• “How could we improve the candidate’s experience during the interview?” (Better)
  • “How can we improve the candidate experience for executive-level interviews? (Best!)

Talk to your employees

After the problem has been defined, it is time to talk to the end-users. In this case, it would be interesting to hear the views of candidates who have recently gone through your recruitment process.

Specifically, you will want to know what they were thinking, feeling, and doing as they went through their interviews.

Gain insights

Once a good number of user stories have been collected, the next step in the Design Thinking process is to synthesize the most relevant data into a sentence that articulates from the user’s point of view, the aspects that will guide the design of the solution. For example:

  1. “As an executive, fitting several rounds of interviews into my schedule is stressful because I’m always busy and travel frequently.”
  2. “As an executive, it is risky for me to interview at corporate HQ locations because I am concerned that someone will see me and contact my company.”

Reframe the challenge

The challenge should then be reframed, taking into account the new insights.

  • How could we ease scheduling and travel conflicts for candidates for leadership positions?
  • How can we protect the confidentiality of the candidates for managerial positions during the interview process?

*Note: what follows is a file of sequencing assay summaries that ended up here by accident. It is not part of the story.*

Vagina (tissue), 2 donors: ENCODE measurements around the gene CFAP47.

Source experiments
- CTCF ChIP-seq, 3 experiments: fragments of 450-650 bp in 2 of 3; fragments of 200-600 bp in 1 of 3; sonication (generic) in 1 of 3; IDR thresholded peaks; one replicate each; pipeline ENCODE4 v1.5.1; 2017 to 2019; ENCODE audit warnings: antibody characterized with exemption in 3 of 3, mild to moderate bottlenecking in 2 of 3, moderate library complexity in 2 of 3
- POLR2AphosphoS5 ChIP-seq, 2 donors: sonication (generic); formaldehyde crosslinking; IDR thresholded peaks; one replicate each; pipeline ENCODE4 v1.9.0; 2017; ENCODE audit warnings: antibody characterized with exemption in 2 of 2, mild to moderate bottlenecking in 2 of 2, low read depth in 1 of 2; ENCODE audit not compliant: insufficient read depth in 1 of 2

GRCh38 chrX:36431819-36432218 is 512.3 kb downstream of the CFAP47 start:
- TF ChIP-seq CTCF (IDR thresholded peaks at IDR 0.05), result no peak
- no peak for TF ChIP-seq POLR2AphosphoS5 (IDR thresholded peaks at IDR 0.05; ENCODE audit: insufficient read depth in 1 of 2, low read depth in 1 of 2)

Generate ideas

Now that we have brought in the user perspective into the challenge, it is time to generate ideas. It is advisable to invite different types of people to the ideation session to ensure diversity of thought.

Consider inviting recruiters, HR team members, executives, and even some recent candidates. The more diversity, the better. Ideation sessions can be fun, but if they are not managed properly, they can become counterproductive.

Prototype the solution

Once you have developed many ideas and ruthlessly eliminated most of them, you will want to pick your best idea and create a simple prototype that you can quickly launch and test. A prototype could be a new policy, a new process, a help PDF document, a video, or a tool. Whatever it is, make it cheap and quick and move on to the next step: testing! In the case of our executive recruitment example, perhaps your prototype is a quick test to include a video interviewing solution that could solve both your travel issues and your confidentiality challenges.

Conduct tests

If you really want to know if your solution works, you will want to test it with your target audience and collect feedback again. This process of prototyping and testing can take a few cycles.

Still on the subject of video interviewing, think about how you could use the existing technology you already have in place, such as WebEx or Skype, to experiment immediately. Do this instead of buying a video interviewing solution which can take time, cost money, and more. Maybe you will end up buying a video interviewing solution later, but you will want to test and validate the concept with users first.

To wrap up, the Design Thinking approach can add value to any HR team. If you are looking to challenge the status quo in your HR team and drive a better employee experience, there is no doubt about it, Design Thinking can help you achieve this.